Firm Ownership Now Open to Non-Lawyers

by Andy Kvesic

The Arizona Supreme Court last year enacted sweeping rules that revolutionize the practice of law in Arizona. While the general rule across the United States was that only lawyers could own and share profits in law firms, Arizona took a bold approach in turning that rule on its head, now allowing non-lawyers to own, profit from and participate in the management of law firms. This new business model is otherwise known as an Alternative Business Structure, or ABS.

What does this mean for the legal industry? It doesn’t change who can practice law in Arizona — one still has to be a licensed attorney in Arizona to provide legal services here. But for non-lawyer business owners, there are now endless opportunities to couple legal services with other professional services, and profit from each. A review of the approved ABS entities in Arizona confirms this concept is a driving factor. Estate planning attorneys have combined with wealth planners under one roof. Tax attorneys are now working side by side with accountants and sharing each other’s fees. Personal injury firms are teaming up with litigation finance companies to tap a new source of capital. Even traditional law firms with ABS licenses are exploring the addition of new professional services — such as real estate brokerage, private equity, and insurance — to complement their existing practice groups.

Becoming an ABS is not easy and requires a lengthy application with extensive background checks on decision makers and anyone who owns more than 10%. The Arizona Supreme Court has appointed a committee of active and retired attorneys, along with private businesspeople, to review applicants and make their recommendations on whether an ABS should be approved. The Arizona Supreme Court makes the final decision on who gets a license. 

Some “old school” lawyers are critical of this revolutionary new model, believing it will jeopardize client interests and put profits ahead of ethical responsibilities. But others, including the Arizona Supreme Court, view this as a needed change to improve the legal profession, modernize law firms and provide more access to justice. Law firms can now attract a new source of capital from non-lawyers and offer equity ownership in the law practice. Non-lawyer owners who are successful businesspeople can now provide their human capital to law firms and focus on operations, technology and scaling, while the lawyers focus on practicing law and serving their clients. Law firms have the ability to transform from traditional legal service providers to a one-stop-shop for legal and non-legal services to clients. And to ensure that ethical responsibilities remain intact, all ABS entities must have a Compliance Lawyer who is an active member of the Arizona State Bar and who is responsible for supervising the business and ensuring compliance with professional rules governing attorneys.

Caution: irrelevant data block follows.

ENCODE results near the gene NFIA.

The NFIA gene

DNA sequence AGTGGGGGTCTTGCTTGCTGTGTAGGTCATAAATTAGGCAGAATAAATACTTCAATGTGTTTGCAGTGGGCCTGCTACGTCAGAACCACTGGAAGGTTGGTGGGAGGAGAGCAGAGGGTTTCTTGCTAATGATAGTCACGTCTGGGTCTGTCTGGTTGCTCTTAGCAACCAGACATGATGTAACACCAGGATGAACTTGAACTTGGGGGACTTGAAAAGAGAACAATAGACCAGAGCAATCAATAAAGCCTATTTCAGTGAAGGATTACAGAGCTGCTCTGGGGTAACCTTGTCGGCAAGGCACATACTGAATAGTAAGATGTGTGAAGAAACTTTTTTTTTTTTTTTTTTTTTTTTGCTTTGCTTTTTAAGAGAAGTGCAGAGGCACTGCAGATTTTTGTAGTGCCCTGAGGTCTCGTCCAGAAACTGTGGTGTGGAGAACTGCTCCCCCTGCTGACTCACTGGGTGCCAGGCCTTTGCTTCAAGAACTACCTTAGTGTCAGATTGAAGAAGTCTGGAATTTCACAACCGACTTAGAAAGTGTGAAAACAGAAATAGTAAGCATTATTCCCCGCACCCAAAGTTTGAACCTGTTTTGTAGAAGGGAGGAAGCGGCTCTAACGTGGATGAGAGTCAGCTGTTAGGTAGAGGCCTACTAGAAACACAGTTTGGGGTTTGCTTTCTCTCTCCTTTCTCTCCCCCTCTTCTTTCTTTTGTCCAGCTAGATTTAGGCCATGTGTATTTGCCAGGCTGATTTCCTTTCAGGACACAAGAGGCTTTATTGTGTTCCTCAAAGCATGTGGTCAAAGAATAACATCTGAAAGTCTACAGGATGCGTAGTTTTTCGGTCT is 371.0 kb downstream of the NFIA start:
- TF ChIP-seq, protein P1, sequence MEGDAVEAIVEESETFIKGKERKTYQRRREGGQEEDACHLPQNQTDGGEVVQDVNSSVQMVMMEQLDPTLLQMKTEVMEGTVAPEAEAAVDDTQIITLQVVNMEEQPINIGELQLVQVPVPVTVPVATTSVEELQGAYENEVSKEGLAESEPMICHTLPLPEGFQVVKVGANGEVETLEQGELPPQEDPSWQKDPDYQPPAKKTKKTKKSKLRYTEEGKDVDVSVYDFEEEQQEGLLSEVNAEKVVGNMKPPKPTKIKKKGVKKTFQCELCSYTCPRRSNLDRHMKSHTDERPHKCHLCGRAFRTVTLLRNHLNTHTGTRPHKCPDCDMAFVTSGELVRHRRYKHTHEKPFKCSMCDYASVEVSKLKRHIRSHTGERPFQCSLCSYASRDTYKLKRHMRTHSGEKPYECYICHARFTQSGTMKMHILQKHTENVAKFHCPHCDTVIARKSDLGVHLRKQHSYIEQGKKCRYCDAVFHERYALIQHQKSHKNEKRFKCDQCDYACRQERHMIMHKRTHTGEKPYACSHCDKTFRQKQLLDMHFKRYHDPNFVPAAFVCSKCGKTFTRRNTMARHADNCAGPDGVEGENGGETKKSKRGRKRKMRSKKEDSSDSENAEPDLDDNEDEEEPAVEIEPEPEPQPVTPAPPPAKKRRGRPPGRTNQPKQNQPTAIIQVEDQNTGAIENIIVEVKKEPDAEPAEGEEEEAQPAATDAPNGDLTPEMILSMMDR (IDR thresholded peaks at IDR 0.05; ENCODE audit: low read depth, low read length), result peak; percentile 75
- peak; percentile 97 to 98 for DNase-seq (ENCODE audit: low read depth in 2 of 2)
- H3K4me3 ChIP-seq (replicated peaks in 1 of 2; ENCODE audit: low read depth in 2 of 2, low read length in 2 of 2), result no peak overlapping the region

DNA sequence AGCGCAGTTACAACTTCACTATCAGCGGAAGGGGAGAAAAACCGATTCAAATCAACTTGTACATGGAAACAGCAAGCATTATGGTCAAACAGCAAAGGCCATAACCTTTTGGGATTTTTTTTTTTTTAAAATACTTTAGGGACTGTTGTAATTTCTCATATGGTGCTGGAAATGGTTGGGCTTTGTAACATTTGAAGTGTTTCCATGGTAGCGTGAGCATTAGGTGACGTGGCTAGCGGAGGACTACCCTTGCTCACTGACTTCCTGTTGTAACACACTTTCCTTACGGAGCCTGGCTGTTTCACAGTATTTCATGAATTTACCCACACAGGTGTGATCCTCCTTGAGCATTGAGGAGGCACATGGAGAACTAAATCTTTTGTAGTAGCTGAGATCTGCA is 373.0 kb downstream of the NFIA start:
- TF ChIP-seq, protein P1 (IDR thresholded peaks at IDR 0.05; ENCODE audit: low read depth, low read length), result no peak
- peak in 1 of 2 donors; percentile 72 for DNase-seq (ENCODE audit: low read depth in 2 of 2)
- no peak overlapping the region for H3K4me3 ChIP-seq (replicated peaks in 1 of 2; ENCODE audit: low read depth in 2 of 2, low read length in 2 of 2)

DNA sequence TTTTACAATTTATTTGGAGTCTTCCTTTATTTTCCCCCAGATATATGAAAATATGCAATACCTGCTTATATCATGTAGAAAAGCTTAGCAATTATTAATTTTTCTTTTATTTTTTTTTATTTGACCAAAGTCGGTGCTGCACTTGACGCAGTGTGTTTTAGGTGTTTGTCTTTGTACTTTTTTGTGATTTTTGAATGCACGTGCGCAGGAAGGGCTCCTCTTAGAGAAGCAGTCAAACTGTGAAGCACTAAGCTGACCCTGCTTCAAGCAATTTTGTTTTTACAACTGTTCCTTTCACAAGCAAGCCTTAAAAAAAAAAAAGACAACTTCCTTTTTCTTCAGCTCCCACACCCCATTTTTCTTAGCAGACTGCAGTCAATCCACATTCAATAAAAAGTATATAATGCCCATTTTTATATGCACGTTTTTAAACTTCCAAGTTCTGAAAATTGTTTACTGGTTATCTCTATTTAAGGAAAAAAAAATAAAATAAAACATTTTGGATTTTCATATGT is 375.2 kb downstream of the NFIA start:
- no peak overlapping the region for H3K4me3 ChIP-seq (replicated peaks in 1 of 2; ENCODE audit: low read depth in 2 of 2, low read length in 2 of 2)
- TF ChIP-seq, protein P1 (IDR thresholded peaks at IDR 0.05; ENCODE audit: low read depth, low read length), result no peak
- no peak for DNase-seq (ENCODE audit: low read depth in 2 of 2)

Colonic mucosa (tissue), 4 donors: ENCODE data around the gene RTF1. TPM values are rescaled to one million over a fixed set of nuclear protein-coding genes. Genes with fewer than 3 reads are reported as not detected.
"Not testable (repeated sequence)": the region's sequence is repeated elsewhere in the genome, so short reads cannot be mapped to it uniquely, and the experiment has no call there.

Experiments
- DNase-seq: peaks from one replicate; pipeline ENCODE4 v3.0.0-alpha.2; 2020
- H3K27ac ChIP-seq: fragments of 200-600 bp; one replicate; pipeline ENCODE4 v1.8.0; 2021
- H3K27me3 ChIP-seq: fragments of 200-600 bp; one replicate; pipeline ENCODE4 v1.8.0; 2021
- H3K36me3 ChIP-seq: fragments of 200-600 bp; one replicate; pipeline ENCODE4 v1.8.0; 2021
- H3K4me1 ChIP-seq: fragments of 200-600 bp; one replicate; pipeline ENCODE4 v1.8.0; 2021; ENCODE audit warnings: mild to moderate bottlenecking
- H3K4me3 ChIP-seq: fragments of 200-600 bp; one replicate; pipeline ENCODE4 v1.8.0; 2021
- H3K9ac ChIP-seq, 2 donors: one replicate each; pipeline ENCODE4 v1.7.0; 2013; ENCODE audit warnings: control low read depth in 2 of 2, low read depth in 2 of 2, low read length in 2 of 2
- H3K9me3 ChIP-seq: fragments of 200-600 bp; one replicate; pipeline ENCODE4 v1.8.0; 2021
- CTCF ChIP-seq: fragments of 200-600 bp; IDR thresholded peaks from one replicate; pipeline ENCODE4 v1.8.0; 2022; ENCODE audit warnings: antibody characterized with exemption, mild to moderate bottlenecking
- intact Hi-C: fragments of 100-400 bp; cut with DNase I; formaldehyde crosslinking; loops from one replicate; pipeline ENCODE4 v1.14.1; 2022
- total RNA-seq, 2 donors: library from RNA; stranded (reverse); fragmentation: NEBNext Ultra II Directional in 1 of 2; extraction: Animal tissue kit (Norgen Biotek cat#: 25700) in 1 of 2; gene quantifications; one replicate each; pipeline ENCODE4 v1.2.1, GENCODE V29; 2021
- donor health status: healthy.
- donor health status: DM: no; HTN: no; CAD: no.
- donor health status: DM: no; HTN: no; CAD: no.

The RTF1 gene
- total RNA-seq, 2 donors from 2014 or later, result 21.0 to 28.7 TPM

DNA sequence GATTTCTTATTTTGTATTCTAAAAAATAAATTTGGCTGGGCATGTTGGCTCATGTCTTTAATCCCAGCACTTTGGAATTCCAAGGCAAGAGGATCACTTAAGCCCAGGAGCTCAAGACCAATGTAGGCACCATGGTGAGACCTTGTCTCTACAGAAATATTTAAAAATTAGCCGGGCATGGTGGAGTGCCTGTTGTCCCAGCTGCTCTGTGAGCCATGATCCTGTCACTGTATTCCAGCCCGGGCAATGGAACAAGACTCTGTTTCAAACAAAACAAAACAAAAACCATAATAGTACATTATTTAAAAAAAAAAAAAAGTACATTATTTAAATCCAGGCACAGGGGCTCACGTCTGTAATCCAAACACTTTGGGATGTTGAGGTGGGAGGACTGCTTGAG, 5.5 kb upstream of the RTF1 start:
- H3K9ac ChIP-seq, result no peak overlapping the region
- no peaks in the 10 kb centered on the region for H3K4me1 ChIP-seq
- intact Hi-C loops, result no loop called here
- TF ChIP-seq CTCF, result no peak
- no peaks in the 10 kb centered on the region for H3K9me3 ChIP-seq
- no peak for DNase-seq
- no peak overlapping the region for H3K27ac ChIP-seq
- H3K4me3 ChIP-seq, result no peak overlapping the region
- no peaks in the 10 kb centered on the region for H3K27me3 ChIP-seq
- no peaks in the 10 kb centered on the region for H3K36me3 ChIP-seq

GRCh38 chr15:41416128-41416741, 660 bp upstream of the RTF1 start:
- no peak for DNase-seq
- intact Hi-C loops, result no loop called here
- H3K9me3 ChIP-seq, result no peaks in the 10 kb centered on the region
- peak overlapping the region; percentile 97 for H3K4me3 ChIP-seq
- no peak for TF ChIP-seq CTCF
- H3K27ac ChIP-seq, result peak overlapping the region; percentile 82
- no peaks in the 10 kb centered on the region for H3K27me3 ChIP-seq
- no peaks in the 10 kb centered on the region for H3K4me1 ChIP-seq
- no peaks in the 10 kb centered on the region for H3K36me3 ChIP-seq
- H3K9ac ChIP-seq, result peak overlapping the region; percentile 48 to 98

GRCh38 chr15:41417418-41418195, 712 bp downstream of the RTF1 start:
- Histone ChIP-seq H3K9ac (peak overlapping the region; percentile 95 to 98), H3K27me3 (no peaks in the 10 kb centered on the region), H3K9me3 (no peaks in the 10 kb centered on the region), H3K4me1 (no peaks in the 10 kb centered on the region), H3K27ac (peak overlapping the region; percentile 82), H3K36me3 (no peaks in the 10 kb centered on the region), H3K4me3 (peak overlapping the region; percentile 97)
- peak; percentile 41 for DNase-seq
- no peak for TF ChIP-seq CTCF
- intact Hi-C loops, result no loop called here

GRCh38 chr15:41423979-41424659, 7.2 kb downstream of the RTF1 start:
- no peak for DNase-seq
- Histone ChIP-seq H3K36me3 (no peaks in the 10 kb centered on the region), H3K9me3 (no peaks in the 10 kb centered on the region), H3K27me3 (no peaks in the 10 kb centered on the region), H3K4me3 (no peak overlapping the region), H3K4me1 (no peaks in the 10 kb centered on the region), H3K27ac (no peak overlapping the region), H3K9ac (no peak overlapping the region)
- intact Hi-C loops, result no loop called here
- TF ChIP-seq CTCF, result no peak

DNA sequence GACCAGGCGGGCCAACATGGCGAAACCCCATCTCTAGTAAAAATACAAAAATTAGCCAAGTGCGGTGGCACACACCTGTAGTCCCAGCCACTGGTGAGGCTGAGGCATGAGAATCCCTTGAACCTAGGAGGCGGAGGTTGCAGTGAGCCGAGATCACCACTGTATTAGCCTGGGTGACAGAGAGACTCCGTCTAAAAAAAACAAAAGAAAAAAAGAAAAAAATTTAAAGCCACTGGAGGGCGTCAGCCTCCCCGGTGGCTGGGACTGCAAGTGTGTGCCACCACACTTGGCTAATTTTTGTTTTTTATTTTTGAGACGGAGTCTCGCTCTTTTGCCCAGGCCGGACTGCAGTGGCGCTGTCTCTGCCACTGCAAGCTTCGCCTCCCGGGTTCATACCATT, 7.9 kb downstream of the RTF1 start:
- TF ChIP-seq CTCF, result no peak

While Arizona remains the first and only state to enact such progressive rules, other jurisdictions are watching closely. Utah, for example, has created a temporary regulatory sandbox to test new legal service ownership models. Other jurisdictions, like Washington, D.C, and California, are likewise considering relaxing the rules on the ability for lawyers and non-lawyers to share fees within the same business. But for now, Arizona remains the only jurisdiction where a person doesn’t have to be a licensed attorney to own a law firm.

Should clients be troubled about all these changes? Probably not, because the ABS rules are not a mechanism for unlicensed people or disbarred lawyers to practice law. Arizona lawyers are still bound by the rules of professional responsibility whether they work at an ABS or not. What clients can be enthusiastic about, however, is the potential that their lawyer, accountant, real estate broker and financial advisor, for example, will one day all be working at the same firm, all communicating with each other about the client’s needs, and all working with an aligned interest to achieve the client’s desired goals. If it allows law firms and clients to succeed together, the Arizona ABS program should be considered a huge success.  

Andy Kvesic is the CEO and managing partner of Radix Law, the first multi-lawyer traditional law firm in the country to be approved as an Alternative Business Structure. Kvesic is a former prosecutor and commercial litigator who now serves as outside general counsel to public agencies and private businesses.

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